Russian father and English to me, they can’t honestly remember.

My elder daughter, Sasha, thinks in Russian. I know this partly
because when she talks in her sleep it’s always Russian mutterings, but
also because her English is often a translation of the Russian. ‘My
feet really hurt after all that horseback riding I did yesterday,’
she said to me the other day – nogi being the word for both legs
and feet in Russian. She also talks about her ‘fingers’ when
she means toes because Russians again have only one word, pal’tsi,
for both. (A bizarre omission in my view.) Or if I ask her when she last
washed her hair she’ll say indignantly that she washed ‘them’
yesterday (hair being plural in Russian.)

Anna speaks in more natural English, but splashes a lot of Russian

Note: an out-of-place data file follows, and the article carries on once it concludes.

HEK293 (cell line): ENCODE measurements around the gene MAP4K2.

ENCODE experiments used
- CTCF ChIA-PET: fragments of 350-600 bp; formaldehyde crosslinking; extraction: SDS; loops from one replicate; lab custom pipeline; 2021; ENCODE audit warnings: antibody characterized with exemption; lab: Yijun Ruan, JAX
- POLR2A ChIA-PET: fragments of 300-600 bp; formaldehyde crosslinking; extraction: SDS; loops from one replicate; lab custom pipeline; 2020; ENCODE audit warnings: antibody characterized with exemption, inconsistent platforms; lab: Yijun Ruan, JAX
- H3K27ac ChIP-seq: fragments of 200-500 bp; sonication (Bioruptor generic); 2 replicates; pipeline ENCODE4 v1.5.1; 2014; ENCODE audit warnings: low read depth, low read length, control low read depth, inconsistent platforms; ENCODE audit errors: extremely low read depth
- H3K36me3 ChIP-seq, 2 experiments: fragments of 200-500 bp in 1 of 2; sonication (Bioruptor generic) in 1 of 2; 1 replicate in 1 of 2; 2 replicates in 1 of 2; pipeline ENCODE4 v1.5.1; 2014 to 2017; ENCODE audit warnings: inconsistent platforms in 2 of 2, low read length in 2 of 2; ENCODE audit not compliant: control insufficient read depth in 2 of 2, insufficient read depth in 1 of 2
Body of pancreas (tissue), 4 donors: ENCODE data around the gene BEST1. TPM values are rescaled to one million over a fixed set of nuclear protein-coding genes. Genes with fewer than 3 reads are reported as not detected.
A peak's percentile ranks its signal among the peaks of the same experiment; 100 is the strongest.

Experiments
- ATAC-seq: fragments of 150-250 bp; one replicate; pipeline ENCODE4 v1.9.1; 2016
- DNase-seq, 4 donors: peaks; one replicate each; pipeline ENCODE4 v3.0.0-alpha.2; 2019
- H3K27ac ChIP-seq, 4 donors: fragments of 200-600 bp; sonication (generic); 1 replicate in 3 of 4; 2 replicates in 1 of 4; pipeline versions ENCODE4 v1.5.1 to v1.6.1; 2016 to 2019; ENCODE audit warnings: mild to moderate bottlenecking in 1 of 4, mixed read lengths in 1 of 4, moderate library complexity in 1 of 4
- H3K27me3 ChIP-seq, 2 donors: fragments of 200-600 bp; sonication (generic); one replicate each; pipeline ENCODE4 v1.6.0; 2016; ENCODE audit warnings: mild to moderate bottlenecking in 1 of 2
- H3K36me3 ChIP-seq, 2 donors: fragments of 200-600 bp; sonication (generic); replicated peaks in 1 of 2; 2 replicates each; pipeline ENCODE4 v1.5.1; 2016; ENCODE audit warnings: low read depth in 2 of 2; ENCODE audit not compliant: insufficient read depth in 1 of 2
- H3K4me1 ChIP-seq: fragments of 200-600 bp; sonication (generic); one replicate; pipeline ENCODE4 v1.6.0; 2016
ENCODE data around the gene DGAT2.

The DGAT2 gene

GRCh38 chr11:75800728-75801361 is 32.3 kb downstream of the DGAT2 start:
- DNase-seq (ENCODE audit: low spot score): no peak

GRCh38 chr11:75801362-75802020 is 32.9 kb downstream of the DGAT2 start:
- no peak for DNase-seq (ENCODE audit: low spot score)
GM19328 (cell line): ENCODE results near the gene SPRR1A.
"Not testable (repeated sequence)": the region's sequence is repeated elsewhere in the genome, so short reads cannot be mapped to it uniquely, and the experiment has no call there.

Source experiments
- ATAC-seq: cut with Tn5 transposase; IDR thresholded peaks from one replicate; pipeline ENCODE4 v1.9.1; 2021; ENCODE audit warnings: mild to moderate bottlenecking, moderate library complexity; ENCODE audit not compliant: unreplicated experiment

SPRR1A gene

nouns around. She’d prefer to speak exclusively in Russian, but I can
barely understand her fast, colloquial babble. And since listening to
and speaking Russian is still a trial I try to put my foot down about
having my own kids speak to me in their mother tongue (me being the
mother bit,)

I may have housebroken my elder children (and husband) into speaking
English to me, but my 4-year-old, Bobby, just can’t see the point. I
don’t think he’s being boishie; he just knows that I understand him, and
communication with other people comes naturally in Russian.

Interestingly the girls tend to speak English to each other when
they’re doing something relatively quiet, like playing chutes and
ladders or a card game, but once they start fighting and name-calling it
degenerates into slang-filled Russian. Or sometimes one of them might be